WASHINGTON — Now I know why this time of year is called the “dog days” of summer — because right now, the weather in Washington feels like living in the mouth of a dog.
Good thing I have a supply of crisp, refreshing wines to tame the simile beast.
The requisite summer wine should have enough fruit to keep up with summer foods and enough acidity to keep it light and refreshing. After all, the acidity is responsible for the clean, fresh finish that dries your palate and whets your appetite. For me, rosé wines and sauvignon blancs can cut through a Washington summer like a presidential motorcade through rush hour, and both have arrived on the summer scene just in time to provide relief from the heat and the humidity.
While it was not my original intention to select similar choices from California and France, it just turned out that both wine-growing regions offer up excellent choices for relief from the heat this summer.
I can’t think of any better way to beat the heat than with a glass of well-chilled rosé. Most rosé wines have wonderful berry/cherry flavors and enough structure to compliment a wide variety of summer foods, from barbecued chicken to grilled shrimp.
The 2016 Meiomi Rosé from California is made predominantly from pinot noir. This inaugural offering has a light salmon pink color, thanks to the minimal contact between the grape skins and the juice. Cold fermentation in stainless steel tanks keeps the wine delightfully dry. Delicate aromas of watermelon, orange peel and subtle hints of rose petal dance on the nose. The palate offers copious amounts of bright red strawberries, red plum and raspberries. The vibrant acidity keeps the finish light and bright. $19
Another excellent thirst-quenching wine hails from the birthplace of rosé; the South of France. The 2016 Chateau de Segries Rosé from the Tavel appellation in the southern Rhone region of France is made from a traditional blend of Grenache, cinsault, clairette and syrah. This wine mentally transports me back to Provence, with scents of lavender and red berries on the nose and fresh, bright notes of strawberries and cherries in the mouth. Hints of apricot add appeal on the sumptuous finish. $14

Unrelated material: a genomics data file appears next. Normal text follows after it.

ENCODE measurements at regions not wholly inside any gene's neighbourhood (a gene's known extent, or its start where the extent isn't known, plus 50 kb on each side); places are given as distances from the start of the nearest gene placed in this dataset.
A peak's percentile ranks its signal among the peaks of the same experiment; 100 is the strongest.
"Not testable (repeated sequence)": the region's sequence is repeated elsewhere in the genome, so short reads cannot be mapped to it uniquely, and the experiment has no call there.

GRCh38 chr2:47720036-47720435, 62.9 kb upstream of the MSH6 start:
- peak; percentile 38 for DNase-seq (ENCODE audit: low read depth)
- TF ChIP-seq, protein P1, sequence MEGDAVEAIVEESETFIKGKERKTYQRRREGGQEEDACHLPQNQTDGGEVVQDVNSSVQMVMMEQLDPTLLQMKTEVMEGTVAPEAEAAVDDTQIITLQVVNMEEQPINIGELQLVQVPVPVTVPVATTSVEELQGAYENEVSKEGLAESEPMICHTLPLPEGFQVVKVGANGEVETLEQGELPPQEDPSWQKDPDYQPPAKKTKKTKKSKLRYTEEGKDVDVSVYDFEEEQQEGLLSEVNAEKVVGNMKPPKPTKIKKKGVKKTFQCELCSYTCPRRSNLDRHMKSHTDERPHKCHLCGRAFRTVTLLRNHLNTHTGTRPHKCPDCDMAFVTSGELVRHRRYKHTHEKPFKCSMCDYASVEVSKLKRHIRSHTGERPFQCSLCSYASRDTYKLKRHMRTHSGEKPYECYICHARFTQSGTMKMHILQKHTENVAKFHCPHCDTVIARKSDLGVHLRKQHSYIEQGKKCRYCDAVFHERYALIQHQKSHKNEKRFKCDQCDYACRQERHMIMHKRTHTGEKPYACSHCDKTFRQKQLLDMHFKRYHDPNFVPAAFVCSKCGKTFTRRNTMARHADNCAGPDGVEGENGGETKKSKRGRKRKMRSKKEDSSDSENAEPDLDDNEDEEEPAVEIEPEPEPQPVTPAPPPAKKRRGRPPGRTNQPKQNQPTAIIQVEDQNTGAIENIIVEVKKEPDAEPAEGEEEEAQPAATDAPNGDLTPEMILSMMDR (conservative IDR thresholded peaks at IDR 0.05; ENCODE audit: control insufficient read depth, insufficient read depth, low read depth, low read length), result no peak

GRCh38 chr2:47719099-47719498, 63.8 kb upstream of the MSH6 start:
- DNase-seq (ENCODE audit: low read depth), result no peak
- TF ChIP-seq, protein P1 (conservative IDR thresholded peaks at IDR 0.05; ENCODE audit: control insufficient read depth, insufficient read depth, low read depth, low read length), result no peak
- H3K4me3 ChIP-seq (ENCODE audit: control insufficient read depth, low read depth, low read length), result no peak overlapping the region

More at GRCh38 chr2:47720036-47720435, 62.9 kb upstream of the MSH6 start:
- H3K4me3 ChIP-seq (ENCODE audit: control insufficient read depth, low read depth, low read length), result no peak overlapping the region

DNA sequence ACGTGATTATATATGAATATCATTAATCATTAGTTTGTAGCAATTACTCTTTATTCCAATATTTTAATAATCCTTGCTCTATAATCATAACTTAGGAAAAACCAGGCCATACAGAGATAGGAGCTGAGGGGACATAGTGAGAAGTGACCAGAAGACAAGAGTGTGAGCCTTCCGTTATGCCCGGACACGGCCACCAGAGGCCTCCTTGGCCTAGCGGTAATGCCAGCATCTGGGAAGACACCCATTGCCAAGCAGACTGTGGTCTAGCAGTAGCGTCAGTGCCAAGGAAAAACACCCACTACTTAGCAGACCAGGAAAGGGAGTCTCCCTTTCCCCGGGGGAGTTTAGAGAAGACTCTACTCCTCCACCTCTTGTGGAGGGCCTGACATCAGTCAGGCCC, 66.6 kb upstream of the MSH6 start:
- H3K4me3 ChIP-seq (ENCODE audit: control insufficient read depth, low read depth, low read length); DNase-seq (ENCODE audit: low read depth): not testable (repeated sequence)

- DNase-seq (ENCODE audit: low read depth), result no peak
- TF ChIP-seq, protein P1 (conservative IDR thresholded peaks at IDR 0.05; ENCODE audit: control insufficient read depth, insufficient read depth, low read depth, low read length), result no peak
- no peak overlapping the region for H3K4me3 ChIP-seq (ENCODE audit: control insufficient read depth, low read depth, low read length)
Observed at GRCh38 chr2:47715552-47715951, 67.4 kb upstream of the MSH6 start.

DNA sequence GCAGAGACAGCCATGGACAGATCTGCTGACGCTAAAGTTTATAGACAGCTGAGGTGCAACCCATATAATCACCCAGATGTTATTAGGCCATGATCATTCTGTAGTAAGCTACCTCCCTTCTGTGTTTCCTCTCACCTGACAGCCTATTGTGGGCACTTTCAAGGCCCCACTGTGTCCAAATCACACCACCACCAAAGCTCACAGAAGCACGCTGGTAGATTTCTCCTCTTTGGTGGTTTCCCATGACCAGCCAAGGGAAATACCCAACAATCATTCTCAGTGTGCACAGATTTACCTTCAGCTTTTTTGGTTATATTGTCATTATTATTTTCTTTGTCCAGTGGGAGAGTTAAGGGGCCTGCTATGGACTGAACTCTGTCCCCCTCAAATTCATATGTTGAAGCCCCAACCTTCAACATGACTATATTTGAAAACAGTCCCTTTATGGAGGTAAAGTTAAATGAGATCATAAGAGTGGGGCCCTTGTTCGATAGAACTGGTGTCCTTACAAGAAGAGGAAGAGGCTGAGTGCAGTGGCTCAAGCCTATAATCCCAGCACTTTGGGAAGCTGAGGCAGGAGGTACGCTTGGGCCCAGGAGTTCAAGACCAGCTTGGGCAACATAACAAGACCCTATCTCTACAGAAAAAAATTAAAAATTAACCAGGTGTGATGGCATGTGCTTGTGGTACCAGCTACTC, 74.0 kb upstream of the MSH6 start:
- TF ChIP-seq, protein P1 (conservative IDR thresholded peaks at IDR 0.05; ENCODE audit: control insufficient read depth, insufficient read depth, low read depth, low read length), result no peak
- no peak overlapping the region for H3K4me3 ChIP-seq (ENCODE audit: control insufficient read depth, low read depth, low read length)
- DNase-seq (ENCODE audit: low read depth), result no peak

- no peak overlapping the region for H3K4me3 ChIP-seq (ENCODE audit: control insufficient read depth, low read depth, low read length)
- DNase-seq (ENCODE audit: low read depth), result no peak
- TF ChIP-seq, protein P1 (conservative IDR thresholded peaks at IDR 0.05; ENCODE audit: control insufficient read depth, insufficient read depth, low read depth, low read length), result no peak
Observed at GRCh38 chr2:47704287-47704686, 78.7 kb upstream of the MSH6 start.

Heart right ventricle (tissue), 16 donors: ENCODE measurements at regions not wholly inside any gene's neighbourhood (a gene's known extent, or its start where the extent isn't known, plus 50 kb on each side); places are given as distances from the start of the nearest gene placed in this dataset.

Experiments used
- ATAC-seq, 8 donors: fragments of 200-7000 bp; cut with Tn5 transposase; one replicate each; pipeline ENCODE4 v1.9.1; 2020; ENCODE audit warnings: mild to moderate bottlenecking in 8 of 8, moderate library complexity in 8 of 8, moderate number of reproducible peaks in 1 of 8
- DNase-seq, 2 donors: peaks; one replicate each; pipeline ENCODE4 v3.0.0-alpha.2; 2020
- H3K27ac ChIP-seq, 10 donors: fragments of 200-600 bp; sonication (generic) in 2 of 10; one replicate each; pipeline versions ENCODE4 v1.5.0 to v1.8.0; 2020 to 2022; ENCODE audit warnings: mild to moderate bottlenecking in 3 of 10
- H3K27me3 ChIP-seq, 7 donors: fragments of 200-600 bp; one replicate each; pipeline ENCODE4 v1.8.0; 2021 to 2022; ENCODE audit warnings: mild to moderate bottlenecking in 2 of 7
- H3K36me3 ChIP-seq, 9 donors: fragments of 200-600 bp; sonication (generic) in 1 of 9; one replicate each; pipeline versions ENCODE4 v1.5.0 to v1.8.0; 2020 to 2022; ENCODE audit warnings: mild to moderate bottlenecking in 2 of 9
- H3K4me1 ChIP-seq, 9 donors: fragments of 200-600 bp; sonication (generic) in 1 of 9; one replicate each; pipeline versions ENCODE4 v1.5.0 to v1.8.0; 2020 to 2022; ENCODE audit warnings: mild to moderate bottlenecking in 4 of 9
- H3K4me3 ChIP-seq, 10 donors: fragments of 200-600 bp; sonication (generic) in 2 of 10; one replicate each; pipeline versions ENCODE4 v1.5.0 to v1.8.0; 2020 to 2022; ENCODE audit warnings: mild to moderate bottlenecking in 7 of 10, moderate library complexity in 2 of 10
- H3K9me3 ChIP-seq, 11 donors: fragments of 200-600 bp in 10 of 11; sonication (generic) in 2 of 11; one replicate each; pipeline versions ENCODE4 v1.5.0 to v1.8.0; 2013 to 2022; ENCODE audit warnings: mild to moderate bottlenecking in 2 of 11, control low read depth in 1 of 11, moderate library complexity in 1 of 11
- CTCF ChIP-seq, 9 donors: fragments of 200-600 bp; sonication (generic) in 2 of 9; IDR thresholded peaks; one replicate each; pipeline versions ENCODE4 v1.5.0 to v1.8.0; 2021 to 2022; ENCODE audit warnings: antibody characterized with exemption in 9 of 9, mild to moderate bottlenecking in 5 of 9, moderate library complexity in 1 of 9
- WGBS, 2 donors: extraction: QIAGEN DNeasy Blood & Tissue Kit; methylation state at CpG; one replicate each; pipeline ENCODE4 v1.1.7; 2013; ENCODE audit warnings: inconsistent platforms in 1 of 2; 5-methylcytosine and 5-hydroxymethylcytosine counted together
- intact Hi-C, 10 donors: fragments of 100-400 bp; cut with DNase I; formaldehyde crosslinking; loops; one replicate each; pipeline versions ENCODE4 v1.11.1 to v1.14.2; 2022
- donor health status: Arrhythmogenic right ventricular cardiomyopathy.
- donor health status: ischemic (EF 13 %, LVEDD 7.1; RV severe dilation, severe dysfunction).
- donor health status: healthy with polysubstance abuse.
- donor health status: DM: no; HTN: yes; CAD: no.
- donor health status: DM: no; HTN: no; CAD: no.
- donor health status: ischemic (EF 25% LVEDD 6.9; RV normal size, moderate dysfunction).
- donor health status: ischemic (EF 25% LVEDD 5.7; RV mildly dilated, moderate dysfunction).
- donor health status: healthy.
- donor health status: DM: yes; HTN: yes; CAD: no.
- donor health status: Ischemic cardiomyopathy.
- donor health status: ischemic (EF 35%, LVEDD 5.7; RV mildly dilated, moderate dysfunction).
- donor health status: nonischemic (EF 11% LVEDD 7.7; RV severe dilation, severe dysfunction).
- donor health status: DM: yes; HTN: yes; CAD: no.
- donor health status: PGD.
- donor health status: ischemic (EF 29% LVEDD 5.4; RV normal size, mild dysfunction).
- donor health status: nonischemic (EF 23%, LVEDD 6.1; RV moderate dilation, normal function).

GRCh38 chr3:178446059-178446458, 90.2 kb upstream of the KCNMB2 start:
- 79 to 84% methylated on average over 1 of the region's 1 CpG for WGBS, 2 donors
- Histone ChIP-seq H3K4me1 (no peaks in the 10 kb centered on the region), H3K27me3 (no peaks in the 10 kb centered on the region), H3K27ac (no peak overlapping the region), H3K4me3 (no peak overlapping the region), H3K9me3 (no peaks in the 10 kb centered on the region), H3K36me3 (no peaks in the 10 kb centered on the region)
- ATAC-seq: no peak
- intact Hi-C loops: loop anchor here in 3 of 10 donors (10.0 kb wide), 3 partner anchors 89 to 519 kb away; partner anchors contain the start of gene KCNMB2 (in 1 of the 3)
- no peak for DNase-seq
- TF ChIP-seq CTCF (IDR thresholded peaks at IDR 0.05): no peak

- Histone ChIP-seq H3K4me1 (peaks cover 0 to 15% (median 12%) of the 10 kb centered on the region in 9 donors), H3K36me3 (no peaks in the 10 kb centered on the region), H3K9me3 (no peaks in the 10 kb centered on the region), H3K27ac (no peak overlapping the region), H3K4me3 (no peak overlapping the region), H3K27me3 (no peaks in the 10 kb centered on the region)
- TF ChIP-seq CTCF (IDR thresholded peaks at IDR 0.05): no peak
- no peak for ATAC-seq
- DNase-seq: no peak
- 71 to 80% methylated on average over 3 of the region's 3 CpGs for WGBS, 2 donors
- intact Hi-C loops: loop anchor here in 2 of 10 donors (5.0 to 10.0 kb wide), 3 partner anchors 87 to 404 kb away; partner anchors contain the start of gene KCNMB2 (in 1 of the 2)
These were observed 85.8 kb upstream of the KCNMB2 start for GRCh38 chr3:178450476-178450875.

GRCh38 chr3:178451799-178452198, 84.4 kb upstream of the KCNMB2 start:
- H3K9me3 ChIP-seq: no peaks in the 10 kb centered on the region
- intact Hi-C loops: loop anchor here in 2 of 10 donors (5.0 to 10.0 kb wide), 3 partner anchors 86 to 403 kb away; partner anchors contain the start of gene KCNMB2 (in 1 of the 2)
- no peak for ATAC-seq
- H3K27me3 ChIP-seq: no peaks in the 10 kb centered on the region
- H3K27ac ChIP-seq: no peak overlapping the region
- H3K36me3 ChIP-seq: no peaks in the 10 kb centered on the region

Like the aforementioned rosé wines, I tend to seek out summer white wines that see little or no oak during vinification or aging. Usually made and stored in stainless steel vats, these whites have pure, bright fruit flavors and ample acidity to refresh and cleanse the palate. Wonderful examples can be found throughout the winemaking world and can be enjoyed on their own or with a variety of seafood or Asian fare.
The 2016 Sterling Vineyards Sauvignon Blanc uses Napa Valley fruit that was harvested in the cool morning hours and sent directly to press at the winery. The grapes were fermented in 85-percent stainless-steel tanks to retain the bright fruit character and fresh acidity. The remaining 15 percent of the blend was barrel fermented in neutral French oak to impart weight and texture to the overall mouthfeel. It has lovely aromas of peach, nectarine and grapefruit on the nose and thirst-quenching flavors of ripe peach, grapefruit, melon and nectarines. The crisp acidity is in perfect balance with the slightly creamy mouthfeel and notes of zesty lemon and lime carry through on the tangy finish. $20
Many wine consumers know that the only two wine varietals that are grown in the Burgundy region of France are pinot noir and chardonnay. Not so fast — there is a tiny area around the village of Saint-Bris-le-Vineux, a few miles southwest of the Chablis region, where sauvignon blanc is the star of the vineyard. The 2016 Saint Bris Ica Onna is worth hunting down. The nose is bursting with scents of grapefruit, mandarin orange and ripe peach. Flavors of summer stone fruit — nectarine and peach — are highlighted by notes of pear and orange clove. The wonderfully complex finish is accented by abundant acidity and hints of salinity and spice. Best of all, this wine can be enjoyed young or saved for a future summer outing. $17
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